It’s hard for Amy Macdonald to remember the high point of the two-year period following the release of her 2007 debut This Is The Life. Was it supporting Paul Weller in Holland at the beginning of 2007? ‘He and [guitarist] Steve Cradock were very nice to me and we became friends,’ the singer-songwriter remembers. ‘Then when I headlined Shepherd’s Bush Empire in 2008, Paul came along – that was a total thrill.’
Was it winning the Best International Newcomer at Germany’s Echo Awards, beating Duffy, Adele and Gabriella Cilmi? Going five-times platinum in Switzerland? Watching the album’s title track become a Number One single in ten countries? Becoming the biggest selling debut British female since Amy Winehouse in Germany? Performing a triumphant homecoming show on the main stage at Scotland’s T In The Park, the festival she had attended religiously since she was old enough to legally pitch a tent?
Or was it knocking Radiohead’s In Rainbows from the Number One spot in the UK album charts in January 2008? ‘That was just brilliant for me,’ admits the Scottish artist, who was only 19 at the time of the release of This Is The Life (she’s 22 now). ‘The album had hung around the charts all Christmas. It had been out for six months and it had gone to Number Two when it was released. And when it got to Christmas I was just so chuffed that it was anywhere near the Top 20 at that time of year. The week after Christmas it was climbing… On the Friday it was Number Three, a couple of thousand copies behind Take That and then miles away from Radiohead at Number One. But I think I benefited from the Saturday shoppers – mums in Tesco are not gonna buy Radiohead, so I think that’s how I trumped them.’ On hearing the news her first phone call was to her mum. ‘It was just amazing.’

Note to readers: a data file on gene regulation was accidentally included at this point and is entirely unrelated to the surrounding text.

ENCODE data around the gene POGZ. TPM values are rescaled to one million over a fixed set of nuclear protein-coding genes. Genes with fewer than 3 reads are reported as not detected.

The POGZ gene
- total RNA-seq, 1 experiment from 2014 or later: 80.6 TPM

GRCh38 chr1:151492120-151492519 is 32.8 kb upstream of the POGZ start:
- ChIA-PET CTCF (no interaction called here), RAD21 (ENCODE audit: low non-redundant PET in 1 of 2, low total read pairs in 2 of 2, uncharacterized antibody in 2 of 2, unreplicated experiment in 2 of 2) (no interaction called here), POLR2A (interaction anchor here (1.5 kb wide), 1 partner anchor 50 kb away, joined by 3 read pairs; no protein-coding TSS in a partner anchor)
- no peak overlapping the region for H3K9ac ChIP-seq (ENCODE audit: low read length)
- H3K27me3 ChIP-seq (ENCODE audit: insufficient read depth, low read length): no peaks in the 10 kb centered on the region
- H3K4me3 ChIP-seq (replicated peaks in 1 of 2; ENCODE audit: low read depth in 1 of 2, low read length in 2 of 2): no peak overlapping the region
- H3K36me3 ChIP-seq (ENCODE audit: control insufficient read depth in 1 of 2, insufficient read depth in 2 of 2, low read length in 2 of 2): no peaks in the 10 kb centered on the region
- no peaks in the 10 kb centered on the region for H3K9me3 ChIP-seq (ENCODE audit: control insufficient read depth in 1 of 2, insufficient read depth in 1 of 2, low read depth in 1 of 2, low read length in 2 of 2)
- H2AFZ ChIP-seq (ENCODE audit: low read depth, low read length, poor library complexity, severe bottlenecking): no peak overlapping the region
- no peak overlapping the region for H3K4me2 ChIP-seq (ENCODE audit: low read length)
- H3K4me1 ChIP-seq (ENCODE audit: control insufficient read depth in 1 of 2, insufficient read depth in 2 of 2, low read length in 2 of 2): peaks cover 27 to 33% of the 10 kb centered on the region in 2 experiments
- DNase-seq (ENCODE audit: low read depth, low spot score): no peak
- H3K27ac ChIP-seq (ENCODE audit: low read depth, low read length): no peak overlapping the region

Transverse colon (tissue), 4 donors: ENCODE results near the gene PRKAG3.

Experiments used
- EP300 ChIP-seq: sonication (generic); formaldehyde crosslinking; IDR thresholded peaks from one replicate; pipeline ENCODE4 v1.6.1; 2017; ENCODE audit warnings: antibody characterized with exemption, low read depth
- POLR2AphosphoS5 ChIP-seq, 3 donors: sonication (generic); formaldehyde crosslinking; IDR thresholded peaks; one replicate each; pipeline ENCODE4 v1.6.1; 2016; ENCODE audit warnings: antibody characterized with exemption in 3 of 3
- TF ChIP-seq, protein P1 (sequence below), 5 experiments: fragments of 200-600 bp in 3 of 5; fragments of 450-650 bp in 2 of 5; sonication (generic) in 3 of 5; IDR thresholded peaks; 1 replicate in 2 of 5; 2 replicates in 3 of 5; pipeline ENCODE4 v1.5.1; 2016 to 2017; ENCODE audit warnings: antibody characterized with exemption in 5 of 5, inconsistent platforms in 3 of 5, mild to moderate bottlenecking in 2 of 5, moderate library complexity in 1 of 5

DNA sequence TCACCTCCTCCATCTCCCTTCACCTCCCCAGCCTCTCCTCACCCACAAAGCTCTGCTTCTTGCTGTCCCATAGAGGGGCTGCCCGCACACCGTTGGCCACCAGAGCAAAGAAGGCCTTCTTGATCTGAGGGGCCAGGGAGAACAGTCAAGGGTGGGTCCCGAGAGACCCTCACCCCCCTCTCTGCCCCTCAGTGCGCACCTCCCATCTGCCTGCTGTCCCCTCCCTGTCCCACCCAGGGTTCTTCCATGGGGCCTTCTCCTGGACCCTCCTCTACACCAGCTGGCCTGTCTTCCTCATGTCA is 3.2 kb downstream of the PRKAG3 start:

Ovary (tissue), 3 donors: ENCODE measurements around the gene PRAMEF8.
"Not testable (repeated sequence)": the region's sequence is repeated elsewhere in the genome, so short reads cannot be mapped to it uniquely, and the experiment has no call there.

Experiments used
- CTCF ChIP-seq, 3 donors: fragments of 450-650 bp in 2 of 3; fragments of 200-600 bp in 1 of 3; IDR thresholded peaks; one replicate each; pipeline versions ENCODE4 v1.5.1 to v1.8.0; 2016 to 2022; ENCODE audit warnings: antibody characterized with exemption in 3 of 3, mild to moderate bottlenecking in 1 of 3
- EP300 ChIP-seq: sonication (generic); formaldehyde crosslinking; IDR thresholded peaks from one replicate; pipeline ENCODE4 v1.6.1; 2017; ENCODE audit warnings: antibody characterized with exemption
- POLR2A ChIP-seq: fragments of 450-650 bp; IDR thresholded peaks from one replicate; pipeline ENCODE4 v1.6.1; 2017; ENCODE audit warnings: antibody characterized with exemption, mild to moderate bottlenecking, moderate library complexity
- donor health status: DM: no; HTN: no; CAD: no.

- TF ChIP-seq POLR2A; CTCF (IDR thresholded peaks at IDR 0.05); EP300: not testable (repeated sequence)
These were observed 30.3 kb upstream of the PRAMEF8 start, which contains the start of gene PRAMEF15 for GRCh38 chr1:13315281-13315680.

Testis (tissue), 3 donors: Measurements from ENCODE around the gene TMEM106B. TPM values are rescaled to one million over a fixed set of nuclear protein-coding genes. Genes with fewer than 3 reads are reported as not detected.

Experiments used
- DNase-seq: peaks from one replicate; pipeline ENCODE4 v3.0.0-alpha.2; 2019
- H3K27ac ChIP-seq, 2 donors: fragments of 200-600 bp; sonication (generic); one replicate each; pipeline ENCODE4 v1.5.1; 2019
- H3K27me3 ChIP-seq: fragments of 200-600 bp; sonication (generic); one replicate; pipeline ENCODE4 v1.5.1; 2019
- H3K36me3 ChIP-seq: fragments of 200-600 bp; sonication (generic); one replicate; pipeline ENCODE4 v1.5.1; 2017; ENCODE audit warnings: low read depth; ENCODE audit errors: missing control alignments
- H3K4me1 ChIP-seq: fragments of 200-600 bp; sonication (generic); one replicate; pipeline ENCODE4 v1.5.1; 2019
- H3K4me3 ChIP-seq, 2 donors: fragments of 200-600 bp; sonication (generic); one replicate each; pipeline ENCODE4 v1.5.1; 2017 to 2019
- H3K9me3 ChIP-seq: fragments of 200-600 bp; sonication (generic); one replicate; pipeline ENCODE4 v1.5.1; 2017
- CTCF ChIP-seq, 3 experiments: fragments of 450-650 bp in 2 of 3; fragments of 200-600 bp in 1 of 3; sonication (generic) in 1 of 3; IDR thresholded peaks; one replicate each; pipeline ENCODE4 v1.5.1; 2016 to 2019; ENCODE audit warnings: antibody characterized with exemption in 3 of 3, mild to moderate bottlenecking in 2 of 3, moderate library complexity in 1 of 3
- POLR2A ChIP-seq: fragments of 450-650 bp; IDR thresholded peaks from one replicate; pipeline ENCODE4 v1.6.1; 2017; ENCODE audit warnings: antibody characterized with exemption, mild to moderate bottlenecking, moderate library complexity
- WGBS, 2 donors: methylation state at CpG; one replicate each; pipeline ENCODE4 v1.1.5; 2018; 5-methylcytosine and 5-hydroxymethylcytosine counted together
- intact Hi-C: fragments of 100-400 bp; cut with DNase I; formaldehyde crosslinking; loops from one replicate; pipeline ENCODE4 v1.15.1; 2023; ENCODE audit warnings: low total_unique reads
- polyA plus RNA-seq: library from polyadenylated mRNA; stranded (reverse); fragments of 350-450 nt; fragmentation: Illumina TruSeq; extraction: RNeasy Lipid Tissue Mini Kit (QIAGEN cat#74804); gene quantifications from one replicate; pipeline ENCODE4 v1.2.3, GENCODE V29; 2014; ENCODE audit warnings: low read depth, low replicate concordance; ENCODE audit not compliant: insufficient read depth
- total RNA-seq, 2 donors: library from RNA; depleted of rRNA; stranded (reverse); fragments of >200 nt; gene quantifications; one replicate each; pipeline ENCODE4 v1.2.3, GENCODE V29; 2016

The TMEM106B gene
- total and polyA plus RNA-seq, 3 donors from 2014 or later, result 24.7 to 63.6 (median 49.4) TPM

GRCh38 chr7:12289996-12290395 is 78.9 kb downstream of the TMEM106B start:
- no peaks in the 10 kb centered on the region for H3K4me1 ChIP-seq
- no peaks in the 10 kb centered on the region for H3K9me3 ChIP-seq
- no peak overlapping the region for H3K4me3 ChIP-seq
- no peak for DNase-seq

The high point amidst all those peaks? None of the above.
‘I just love performing, and I’m so glad that I’ve established the live side of things,’ she says eagerly of a world tour that continued right up until autumn 2009. ‘That’s the most important thing, especially ‘cause that’s what I remember from when I was younger: after I loved a CD I’d be like, “right, now I want to see this band live.” And now I can’t believe that I’m able to play festivals and clubs all over the world.’
Months, miles, club shows, pub shows, halls, theatres, festivals, encores, second encores: through good old-fashioned gigging, word-of-mouth enthusiasm and constant, overwhelming radio play (notably for the internationally ubiquitous singles Mr Rock and Roll and This Is The Life), Amy Macdonald went from being an unknown teenage Scottish singer-songwriter to international star. Being the ever-restless songwriter she’s been from her early teens, she’s alchemised those experiences into the sound of her second album, A Curious Thing. Big, bold and dramatic. Intimate, tender and touching. It’s Amy Macdonald, full-voiced and rebooted and reenergised, with added hammering piano and a couple of guest spots from Paul Weller.
The album’s title, she explains, is taken from new song No Roots: “this life I lead, it’s a curious thing but I can’t deny the happiness it brings”. It’s a reflection on the strange turns her life has taken in the four years since she signed a record deal.
Not that Macdonald’s singing about the torment of staying in hotels, nor that she’s upped sticks for sunnier swankier climes. Home is still smalltown Scotland, a few miles from Glasgow; inspiration continues to come from her heart; and her preferred creative environment remains the pokey, stuffy and not-a-little-smelly studio in the Surrey home of her manager and producer Pete Wilkinson. ‘It’s the way we do it and the way we’re comfortable and the way we like it,’ she says firmly.
She began writing songs for her second album last spring, in a brief break from her touring commitments. For the first time she began poring through her old notebooks, looking at song ideas – previously she’d sit down to write a song and if it didn’t come straight away, she’d abandon it. Hence the instantly catchy songs on her first album. But hence, too, a lot of half-written ideas left on the page.